The feminist movement in India has claimed many victories for itself, but on the path for equality, are they taking everyone along whom they ought to?
As someone assigned the male gender at birth, I’ve traveled a hard and uneven road. One that would have been a lot smoother had there been a better provision of information. Even today, derive information largely from Western experiences, despite India being a unique country with tragically unique experiences.
When such provisions and resources are sought in our country, is it easy to find them? Are there movements in our country, besides the queer movement, which champion this cause? The feminist movement is combating the patriarchal system, but are cis-gender women the only victims of patriarchy? When the idea is to prevent discrimination based on gender identity, is gender itself limited to the binary? Is feminism in India… inclusive enough?
To say that the queer movement alone bears the responsibility of advocating the rights of transgender persons would be a mistake, considering its limited reach and influence. Feminism has the capacity to accommodate less influential movements, and it’s true that some feminist organizations are putting in great efforts to do the same. However, by and large, in India, feminism doesn’t recognize the plight of some marginalized groups. When it can. And should.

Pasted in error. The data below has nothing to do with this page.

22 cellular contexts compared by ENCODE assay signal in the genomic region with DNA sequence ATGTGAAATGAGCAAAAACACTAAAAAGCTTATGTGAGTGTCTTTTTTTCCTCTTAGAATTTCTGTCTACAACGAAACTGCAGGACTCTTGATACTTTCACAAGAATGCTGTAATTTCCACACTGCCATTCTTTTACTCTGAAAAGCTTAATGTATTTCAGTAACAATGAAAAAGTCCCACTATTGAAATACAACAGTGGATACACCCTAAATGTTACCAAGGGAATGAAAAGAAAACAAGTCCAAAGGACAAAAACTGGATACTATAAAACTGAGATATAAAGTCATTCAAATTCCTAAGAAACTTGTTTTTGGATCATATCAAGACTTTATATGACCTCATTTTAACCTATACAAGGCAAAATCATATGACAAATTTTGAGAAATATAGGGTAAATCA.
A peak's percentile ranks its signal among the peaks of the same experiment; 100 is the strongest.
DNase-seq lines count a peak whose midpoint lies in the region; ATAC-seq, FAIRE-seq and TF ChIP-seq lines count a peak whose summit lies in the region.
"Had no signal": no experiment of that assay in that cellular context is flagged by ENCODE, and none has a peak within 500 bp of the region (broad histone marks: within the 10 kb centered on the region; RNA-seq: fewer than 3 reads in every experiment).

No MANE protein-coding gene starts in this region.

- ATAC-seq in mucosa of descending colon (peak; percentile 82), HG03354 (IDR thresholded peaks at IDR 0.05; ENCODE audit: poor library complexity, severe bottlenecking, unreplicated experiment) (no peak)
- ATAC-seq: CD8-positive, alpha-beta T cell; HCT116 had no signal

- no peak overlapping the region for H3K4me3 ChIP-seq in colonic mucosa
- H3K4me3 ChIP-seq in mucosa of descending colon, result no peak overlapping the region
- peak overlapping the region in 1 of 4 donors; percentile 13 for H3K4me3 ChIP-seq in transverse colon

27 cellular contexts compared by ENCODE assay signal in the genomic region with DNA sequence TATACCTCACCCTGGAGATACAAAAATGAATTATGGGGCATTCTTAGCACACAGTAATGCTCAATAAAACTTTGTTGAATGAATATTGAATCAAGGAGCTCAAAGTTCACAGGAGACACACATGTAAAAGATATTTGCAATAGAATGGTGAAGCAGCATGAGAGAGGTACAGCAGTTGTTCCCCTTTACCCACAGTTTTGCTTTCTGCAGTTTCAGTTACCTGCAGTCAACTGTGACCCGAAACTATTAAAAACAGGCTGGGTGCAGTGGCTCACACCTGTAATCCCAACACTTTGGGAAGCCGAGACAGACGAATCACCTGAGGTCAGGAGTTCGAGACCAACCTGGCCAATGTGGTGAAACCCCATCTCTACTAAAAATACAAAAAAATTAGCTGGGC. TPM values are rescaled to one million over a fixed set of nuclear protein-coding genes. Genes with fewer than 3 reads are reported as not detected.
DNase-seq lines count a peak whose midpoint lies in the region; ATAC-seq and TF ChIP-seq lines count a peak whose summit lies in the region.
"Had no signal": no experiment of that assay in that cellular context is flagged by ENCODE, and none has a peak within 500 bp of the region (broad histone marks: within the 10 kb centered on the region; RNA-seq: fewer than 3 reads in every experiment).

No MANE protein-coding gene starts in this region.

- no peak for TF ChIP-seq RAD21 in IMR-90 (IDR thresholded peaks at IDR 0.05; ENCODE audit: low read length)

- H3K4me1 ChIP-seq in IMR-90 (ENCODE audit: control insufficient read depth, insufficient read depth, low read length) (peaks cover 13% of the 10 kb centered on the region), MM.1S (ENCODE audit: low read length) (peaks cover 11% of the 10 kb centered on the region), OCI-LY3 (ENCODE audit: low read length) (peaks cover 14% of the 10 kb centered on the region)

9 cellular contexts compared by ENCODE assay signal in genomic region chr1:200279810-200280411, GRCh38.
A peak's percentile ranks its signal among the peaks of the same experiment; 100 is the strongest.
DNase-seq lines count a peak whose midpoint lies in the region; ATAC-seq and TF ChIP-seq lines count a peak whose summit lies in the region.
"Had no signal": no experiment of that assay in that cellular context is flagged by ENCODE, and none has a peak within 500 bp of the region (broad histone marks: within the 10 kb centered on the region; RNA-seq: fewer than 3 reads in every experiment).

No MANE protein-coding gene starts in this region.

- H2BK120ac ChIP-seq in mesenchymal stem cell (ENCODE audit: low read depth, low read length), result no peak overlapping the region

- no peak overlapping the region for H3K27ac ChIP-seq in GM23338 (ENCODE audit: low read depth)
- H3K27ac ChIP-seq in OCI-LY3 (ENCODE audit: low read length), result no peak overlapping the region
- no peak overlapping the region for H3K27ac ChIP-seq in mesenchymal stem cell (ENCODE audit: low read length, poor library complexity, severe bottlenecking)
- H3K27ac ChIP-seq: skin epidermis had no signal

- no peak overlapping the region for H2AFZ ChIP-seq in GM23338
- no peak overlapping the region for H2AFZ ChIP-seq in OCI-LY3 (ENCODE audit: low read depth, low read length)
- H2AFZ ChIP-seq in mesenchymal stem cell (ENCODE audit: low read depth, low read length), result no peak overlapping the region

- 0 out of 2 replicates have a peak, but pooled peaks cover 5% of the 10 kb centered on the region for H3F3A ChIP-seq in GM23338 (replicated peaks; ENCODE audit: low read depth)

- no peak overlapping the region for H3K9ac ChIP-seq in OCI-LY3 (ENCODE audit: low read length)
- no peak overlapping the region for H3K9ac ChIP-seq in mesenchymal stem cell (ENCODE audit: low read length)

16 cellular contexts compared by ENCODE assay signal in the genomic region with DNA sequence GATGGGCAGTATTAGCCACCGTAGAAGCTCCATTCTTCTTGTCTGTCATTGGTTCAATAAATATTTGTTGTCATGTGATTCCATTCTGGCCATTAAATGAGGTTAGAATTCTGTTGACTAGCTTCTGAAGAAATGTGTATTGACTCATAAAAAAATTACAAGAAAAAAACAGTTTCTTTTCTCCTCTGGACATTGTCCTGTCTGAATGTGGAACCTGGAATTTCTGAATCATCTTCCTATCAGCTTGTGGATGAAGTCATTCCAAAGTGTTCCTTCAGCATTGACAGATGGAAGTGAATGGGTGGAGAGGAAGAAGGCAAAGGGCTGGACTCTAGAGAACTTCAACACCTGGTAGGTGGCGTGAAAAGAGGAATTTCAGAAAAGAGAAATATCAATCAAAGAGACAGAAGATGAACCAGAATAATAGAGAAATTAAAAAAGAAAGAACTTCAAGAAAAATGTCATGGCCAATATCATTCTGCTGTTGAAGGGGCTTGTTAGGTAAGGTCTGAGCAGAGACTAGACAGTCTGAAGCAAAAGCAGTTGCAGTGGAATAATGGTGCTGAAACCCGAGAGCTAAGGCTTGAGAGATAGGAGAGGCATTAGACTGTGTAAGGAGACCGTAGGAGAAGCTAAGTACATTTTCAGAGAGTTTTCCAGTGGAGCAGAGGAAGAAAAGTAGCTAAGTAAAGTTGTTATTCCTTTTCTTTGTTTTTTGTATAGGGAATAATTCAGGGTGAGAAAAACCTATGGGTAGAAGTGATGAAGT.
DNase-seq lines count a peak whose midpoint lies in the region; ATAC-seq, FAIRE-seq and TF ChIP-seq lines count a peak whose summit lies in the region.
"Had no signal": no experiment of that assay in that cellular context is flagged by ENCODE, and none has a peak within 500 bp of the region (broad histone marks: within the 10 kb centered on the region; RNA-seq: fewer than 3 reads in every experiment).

Urmi Jadhav, a hijra who works as a research assistant at the Humsafar Trust, cites three main reasons. “To begin with, most feminists are themselves unaware of transgender rights. Secondly, among those who are, most are unwilling to join hands with us. Lastly, trans-individuals are highly invisible themselves, since most of us find it difficult to speak about our problems to others.” On whether feminism needs to be more inclusive, she opines: “It does. For when you are calling for equal rights, you should include everybody seeking it.”
Robin Chaurasiya, the founder of Kranti, an organization that empowers girls from Mumbai’s red-light areas, insists, “Feminism can be, and often is, a champion for transgender rights. Personally, I don’t think the movement is as inclusive as it could be. I think we should all work on being more open to other perspectives, and not think that only our view is the right one. The feminist movement actually faces issues similar to the queer movement. I hope to see this change, but the truth is that we are all individuals and, therefore, groups made of those individuals are still learning, changing, and evolving.”
What began as a movement to protect the rights of cis-gender women soon became a movement to sensitize the society that infringed those rights and then took in its capacity to protect whoever were victims of the patriarchal system. Today, feminism is essentially a fight against that system. In this fight, either we are all winners or all losers. When it has the capacity, the feminist movement must expand its wings to accommodate smaller movements that depend on it for their own causes, causes rooted in a patriarchal system.